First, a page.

Sunday, March 29, 2015

How we reduced the size of our iOS app Monster Math from ~108MB to ~39MB - Part 1

Somewhere in November we released our iOS app Monster Math.  When we first released the app it was about 108MB large.  With so many high resolution images and sound and music files that it was bound to be a big binary file.

We knew from the very beginning that, having a binary this big is not ideal.  Some of the common problems with having big binaries are:
  • The time taken for end users to download and start using the app, linearly increases with size of binary.
  • People just don't sit around and watch the app being downloaded, they browse/download other apps, do other stuff, if the download takes longer we might end up getting a download but losing a user.
  • Not to mention the space that it takes up on the device.  Might not be such a big problem for the iPads but certainly a concern for iPhones.
  • Time taken to distribute the alpha/beta/prod builds increases with the size of binary.
These are just a few points but the list can go on and on.  After a few releases, we started actively looking for ways to reduce the size of our binary.  We evaluated numerous options and finally managed to reduce the binary size to around 39MB only!

How Do They Do It!

This post is a developer log of all the things we did to actually get us such great savings on the binary size!

NOTE: Detailed examples of how to do each of the following steps will be covered in subsequent posts.

Identify Biggest Assets In The App
  • This one is by far the easiest step of all, we can easily do a file system sort by size descending, on all the files that get shipped into your application.
  • No surprises here, as expected, biggest chunk comes from
    • Image files
    • Music files
    • Sound files

Converting 24bit PNG's to 8bit PNG's
  • All images in our application were in PNG format.  
  • One option was to convert them to JPEG to reduce the size, but I was not too keen on that.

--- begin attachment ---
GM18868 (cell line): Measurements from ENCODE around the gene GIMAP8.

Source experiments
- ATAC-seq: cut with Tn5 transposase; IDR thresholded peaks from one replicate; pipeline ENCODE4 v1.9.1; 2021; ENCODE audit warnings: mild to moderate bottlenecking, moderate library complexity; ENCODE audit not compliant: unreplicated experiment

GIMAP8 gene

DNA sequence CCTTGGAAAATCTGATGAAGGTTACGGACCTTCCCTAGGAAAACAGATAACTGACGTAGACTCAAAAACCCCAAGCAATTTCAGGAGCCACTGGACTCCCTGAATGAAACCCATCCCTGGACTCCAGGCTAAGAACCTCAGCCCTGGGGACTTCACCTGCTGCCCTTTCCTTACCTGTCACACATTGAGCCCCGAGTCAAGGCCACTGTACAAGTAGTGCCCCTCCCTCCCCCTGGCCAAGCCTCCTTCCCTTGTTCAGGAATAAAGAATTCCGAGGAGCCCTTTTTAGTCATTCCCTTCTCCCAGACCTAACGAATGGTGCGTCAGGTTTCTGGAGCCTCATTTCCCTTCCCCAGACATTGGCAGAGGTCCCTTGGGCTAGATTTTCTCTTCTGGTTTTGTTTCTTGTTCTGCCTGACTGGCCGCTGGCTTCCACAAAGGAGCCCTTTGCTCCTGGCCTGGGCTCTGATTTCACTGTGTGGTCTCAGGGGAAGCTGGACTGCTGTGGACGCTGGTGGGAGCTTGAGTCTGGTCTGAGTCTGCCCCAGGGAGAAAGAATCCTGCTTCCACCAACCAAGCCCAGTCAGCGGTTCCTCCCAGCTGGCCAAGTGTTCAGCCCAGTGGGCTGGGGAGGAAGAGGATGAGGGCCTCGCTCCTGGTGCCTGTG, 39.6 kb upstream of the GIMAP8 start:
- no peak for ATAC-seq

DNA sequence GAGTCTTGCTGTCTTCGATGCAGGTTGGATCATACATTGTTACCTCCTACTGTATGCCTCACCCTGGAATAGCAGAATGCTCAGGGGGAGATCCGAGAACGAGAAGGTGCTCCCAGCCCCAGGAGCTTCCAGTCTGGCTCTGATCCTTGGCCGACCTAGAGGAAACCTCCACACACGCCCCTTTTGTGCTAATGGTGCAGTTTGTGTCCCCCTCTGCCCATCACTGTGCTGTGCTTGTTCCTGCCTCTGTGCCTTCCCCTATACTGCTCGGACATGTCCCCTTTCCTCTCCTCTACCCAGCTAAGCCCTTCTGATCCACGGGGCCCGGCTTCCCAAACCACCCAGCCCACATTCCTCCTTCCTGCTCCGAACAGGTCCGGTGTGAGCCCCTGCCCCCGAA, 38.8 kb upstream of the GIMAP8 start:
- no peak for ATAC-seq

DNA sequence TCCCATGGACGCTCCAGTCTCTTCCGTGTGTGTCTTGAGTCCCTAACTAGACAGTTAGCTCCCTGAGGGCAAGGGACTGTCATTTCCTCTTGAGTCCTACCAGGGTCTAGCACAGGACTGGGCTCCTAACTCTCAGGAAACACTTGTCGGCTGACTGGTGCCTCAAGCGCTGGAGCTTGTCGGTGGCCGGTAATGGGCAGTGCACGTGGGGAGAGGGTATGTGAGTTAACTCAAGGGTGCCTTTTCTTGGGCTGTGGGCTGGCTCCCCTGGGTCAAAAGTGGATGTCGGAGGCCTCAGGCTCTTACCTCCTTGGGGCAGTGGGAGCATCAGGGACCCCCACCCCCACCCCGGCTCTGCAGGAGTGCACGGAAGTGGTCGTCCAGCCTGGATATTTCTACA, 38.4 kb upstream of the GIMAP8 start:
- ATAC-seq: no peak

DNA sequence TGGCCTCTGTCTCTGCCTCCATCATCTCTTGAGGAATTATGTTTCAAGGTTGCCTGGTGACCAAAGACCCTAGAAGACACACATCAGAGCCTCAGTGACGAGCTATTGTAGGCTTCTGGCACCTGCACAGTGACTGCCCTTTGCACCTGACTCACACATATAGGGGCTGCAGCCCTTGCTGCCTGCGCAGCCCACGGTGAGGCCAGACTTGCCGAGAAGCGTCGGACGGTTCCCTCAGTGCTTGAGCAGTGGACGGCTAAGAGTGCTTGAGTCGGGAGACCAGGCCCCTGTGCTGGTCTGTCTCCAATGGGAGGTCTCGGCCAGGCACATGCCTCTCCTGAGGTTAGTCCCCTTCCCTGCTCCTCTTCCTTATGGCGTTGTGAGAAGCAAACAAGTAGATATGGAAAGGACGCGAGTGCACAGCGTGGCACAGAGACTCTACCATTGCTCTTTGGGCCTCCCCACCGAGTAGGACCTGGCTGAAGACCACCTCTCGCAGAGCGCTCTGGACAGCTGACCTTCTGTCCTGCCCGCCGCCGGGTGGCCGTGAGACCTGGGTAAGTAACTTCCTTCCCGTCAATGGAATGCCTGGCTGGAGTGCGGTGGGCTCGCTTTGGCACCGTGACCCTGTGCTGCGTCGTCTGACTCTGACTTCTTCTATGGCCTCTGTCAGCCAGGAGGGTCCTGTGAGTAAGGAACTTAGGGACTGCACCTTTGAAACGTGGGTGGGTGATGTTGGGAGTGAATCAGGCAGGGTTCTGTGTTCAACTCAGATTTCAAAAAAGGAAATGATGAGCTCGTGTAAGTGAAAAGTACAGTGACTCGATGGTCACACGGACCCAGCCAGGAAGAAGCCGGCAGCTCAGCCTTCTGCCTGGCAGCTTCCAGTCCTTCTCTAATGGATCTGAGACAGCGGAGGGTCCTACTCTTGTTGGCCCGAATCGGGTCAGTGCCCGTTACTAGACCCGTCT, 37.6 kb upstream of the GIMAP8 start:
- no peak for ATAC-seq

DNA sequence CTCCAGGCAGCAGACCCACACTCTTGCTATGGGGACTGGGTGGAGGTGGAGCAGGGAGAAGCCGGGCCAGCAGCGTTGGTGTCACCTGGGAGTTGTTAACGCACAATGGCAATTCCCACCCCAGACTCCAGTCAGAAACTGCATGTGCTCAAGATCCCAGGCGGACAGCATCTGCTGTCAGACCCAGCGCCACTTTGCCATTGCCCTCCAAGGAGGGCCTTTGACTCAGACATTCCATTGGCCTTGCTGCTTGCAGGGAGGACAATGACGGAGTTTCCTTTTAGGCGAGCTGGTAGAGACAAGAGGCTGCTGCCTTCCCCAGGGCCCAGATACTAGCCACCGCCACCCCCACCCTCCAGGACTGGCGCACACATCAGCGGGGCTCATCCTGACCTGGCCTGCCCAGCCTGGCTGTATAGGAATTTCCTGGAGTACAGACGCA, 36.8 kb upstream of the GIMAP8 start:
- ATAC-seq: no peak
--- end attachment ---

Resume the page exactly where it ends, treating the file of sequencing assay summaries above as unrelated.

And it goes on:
• Digging a bit deeper we realised that all our images were PNG 24 bit.  
  • We changed all of them to PNG 8 bit
  • We could not see any huge drop in quality - not that we are any experts on the topic - but for a regular user it didn't make much difference.
  • This single step will get you around 70-80% reduction in size of all the image assets in your application.  Awesome isn't it!

Converting 8bit PNG's to WebP
  • We were still not satisfied with our final binary size, so we went hunting for more optimisations.
  • What we stumbled upon was a new image format called WebP from google.
  • Its an awesome format, provides lossless and lossy compression for images.
  • The lossless compression is a whooping 26% smaller than the PNG's.
  • To use WebP in your iOS app you will need to integrate iOS-WebP or a similar SDK.
  • This added awesomeness, did come with some headaches.  
    • The performance of the game took a bit of a hit, because of added overhead of decoding WebP images
    • This was more apparent when bigger images needed to be decoded for e.g. the backgrounds of scene.
    • To get around this problem we eagerly decoded some of the most commonly used WebP images into PNG's on first launch of the game.
    • And from within the game we use these decoded PNG images.  This solved the performance issue to a great extent.
I know you are itching to look at the code of how we did all this, but please bare with me till the subsequent posts to see the details of each step.

Convert All Sounds and Music files from WAV (or any other format to) AAC Format
  • WAV files are huge, don't use them period!
  • Converting them to AAC format gave us big savings around 70-80% on each file.

Reducing bit rate of AAC Voices to 32K
  • We noticed that reducing the bit rate of all voices (yep! we have voice overs in our app) to around 32K didn't impact the quality much (Note that we only reduced the bitrate of Voices not the background music).  
  • They felt the same when they were played back - again no experts on the subject - but for a normal user it didn't seem to make much difference.
  • This give us another 70-80% reduction in size per voice file!
Seem like a lot of work?  But the end result is equally rewarding, we did manage to reduce the size of our binary to be just under 40MB!

We started from ~108MB and came down to ~39MB, its like more than 63% reduction in the final size!

As mentioned early, watch out for the next set of posts where I will explain in detail on how to perform each of the above steps with code examples.  Till then, keep rocking!

Have some Fun!